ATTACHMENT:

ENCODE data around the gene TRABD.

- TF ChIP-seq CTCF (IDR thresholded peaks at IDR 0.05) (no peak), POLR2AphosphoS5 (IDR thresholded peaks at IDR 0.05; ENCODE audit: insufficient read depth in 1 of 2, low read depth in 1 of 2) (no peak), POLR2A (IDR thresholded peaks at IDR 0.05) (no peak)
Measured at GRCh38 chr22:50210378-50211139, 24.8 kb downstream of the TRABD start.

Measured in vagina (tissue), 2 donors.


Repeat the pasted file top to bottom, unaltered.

ENCODE data around the gene TRABD.

- TF ChIP-seq CTCF (IDR thresholded peaks at IDR 0.05) (no peak), POLR2AphosphoS5 (IDR thresholded peaks at IDR 0.05; ENCODE audit: insufficient read depth in 1 of 2, low read depth in 1 of 2) (no peak), POLR2A (IDR thresholded peaks at IDR 0.05) (no peak)
Measured at GRCh38 chr22:50210378-50211139, 24.8 kb downstream of the TRABD start.

Measured in vagina (tissue), 2 donors.